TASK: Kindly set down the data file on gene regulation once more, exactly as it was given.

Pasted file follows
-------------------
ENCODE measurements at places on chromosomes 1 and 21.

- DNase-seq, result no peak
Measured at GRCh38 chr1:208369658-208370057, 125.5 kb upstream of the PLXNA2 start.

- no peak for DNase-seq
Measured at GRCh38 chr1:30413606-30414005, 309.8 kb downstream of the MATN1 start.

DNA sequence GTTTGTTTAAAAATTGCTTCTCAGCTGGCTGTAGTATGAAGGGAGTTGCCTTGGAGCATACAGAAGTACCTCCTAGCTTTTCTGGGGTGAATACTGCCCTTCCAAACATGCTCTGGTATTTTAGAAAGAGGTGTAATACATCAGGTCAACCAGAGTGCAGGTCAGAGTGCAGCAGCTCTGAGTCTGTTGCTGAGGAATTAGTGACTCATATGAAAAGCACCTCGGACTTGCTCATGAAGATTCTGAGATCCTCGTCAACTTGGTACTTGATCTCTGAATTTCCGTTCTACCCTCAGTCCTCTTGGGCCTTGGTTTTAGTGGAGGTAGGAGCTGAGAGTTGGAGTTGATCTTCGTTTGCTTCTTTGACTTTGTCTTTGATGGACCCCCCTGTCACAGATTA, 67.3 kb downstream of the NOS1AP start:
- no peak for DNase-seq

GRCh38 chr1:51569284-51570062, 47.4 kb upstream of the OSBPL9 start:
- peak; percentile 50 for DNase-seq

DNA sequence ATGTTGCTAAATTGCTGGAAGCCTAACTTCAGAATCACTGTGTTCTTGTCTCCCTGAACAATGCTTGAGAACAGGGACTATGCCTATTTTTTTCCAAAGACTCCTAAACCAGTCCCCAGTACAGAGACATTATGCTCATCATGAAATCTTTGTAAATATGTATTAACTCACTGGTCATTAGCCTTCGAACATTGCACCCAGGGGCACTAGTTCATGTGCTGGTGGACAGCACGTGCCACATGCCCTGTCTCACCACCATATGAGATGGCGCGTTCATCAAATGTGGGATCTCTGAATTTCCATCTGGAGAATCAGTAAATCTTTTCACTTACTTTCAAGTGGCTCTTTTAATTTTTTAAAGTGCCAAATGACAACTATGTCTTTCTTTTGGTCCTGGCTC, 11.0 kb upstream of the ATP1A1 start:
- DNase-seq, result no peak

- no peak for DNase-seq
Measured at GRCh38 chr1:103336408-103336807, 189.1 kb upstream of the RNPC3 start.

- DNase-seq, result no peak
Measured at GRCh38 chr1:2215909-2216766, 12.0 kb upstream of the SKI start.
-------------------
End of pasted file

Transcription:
ENCODE measurements at places on chromosomes 1 and 21.

- DNase-seq, result no peak
Measured at GRCh38 chr1:208369658-208370057, 125.5 kb upstream of the PLXNA2 start.

- no peak for DNase-seq
Measured at GRCh38 chr1:30413606-30414005, 309.8 kb downstream of the MATN1 start.

DNA sequence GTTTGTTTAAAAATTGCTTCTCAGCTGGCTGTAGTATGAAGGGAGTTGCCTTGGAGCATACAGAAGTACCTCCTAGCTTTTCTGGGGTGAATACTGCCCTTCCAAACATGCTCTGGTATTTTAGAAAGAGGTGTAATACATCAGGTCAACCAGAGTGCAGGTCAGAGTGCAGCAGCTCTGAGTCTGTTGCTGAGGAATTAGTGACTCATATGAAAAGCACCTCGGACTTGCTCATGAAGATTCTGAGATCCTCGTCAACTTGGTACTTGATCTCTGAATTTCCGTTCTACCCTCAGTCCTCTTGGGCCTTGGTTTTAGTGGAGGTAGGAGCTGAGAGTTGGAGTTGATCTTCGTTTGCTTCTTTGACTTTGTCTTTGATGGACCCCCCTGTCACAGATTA, 67.3 kb downstream of the NOS1AP start:
- no peak for DNase-seq

GRCh38 chr1:51569284-51570062, 47.4 kb upstream of the OSBPL9 start:
- peak; percentile 50 for DNase-seq

DNA sequence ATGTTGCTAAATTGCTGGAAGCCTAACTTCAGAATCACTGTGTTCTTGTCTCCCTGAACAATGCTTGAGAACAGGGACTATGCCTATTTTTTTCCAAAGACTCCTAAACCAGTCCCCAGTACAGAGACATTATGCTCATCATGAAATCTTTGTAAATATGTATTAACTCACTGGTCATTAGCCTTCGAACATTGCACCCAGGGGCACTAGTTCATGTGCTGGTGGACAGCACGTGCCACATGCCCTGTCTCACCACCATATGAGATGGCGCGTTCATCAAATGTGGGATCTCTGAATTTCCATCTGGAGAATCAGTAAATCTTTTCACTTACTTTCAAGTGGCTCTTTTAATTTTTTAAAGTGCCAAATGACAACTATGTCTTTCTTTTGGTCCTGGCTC, 11.0 kb upstream of the ATP1A1 start:
- DNase-seq, result no peak

- no peak for DNase-seq
Measured at GRCh38 chr1:103336408-103336807, 189.1 kb upstream of the RNPC3 start.

- DNase-seq, result no peak
Measured at GRCh38 chr1:2215909-2216766, 12.0 kb upstream of the SKI start.